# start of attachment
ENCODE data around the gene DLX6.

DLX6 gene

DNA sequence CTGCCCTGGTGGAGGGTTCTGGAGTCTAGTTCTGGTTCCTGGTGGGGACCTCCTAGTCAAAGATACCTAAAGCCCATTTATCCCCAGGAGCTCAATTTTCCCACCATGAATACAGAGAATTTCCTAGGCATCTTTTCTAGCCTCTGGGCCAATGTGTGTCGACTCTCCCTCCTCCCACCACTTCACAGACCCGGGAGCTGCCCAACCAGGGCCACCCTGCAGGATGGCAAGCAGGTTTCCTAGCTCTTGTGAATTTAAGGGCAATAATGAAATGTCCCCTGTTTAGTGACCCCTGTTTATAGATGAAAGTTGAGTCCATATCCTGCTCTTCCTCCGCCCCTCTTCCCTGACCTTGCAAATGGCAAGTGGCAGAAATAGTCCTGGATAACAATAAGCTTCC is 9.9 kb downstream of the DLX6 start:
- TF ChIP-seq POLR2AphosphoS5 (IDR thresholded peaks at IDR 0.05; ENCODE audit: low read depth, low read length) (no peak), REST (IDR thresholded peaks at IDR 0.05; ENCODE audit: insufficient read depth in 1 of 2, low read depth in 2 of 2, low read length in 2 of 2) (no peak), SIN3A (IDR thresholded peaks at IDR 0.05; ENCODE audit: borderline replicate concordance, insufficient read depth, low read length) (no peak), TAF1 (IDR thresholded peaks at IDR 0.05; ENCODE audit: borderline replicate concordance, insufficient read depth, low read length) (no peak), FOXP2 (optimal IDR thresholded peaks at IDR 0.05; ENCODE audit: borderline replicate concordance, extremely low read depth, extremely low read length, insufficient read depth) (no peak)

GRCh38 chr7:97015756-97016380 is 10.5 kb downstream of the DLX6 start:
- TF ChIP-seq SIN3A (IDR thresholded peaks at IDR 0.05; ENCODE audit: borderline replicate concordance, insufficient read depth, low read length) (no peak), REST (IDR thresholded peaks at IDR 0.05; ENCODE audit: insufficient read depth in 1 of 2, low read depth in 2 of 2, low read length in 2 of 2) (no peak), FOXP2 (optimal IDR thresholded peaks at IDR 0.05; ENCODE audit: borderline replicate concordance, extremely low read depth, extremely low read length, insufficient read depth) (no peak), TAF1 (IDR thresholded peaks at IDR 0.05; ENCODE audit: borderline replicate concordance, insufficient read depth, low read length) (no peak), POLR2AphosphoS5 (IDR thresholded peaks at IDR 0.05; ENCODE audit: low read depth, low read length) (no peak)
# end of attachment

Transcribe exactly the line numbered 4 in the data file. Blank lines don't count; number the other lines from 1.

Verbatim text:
- TF ChIP-seq POLR2AphosphoS5 (IDR thresholded peaks at IDR 0.05; ENCODE audit: low read depth, low read length) (no peak), REST (IDR thresholded peaks at IDR 0.05; ENCODE audit: insufficient read depth in 1 of 2, low read depth in 2 of 2, low read length in 2 of 2) (no peak), SIN3A (IDR thresholded peaks at IDR 0.05; ENCODE audit: borderline replicate concordance, insufficient read depth, low read length) (no peak), TAF1 (IDR thresholded peaks at IDR 0.05; ENCODE audit: borderline replicate concordance, insufficient read depth, low read length) (no peak), FOXP2 (optimal IDR thresholded peaks at IDR 0.05; ENCODE audit: borderline replicate concordance, extremely low read depth, extremely low read length, insufficient read depth) (no peak)